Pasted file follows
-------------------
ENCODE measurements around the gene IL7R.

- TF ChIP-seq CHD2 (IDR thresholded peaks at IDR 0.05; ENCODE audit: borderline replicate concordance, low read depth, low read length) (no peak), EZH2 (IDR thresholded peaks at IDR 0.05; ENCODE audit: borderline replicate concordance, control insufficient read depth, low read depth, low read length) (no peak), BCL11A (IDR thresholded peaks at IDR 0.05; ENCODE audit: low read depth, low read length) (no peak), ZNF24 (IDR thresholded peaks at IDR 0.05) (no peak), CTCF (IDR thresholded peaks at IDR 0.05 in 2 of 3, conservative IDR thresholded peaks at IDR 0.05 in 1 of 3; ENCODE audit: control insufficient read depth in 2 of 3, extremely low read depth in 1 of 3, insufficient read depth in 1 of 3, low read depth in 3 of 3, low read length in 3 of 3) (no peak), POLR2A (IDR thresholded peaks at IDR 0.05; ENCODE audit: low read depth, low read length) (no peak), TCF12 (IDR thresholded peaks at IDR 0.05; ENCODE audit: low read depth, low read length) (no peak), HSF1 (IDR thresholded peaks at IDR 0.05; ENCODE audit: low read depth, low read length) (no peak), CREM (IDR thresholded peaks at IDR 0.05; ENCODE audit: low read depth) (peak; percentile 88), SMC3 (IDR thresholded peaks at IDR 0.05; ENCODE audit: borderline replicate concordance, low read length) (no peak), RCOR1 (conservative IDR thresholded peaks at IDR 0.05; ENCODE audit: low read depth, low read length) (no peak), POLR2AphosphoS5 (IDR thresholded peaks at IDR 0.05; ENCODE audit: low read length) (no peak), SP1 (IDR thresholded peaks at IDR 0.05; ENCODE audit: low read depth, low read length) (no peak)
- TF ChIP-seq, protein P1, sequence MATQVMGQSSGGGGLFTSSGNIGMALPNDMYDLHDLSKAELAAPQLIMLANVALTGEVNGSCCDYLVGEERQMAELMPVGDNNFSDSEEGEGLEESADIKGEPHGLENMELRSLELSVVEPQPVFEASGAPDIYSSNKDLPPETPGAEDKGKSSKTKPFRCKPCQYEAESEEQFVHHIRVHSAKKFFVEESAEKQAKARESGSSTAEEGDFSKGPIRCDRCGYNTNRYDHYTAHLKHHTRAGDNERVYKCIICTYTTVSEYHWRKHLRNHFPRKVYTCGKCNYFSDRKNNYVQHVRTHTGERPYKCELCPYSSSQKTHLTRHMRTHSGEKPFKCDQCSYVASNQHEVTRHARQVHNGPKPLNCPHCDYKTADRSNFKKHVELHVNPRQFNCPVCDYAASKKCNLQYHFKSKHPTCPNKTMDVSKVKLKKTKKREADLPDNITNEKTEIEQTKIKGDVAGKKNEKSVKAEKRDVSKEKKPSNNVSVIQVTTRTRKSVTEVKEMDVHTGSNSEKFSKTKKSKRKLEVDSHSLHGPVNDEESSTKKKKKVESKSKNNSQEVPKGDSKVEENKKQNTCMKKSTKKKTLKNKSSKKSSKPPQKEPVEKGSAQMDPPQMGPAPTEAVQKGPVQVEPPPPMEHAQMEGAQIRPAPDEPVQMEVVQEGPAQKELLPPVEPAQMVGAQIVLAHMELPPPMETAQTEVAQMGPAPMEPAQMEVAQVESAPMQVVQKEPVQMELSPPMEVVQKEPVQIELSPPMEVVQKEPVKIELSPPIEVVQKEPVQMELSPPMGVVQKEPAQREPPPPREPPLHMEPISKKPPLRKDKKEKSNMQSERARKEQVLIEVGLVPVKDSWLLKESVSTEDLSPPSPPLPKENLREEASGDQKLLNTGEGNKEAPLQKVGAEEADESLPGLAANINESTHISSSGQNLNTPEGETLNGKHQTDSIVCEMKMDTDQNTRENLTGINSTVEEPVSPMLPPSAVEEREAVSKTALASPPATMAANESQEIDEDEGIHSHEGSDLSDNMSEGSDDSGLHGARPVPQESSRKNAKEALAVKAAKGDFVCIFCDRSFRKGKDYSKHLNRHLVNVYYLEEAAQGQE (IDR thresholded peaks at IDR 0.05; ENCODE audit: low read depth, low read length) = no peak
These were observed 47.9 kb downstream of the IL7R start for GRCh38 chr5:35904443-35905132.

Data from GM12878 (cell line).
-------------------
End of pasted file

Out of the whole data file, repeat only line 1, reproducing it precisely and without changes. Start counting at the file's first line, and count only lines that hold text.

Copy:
ENCODE measurements around the gene IL7R.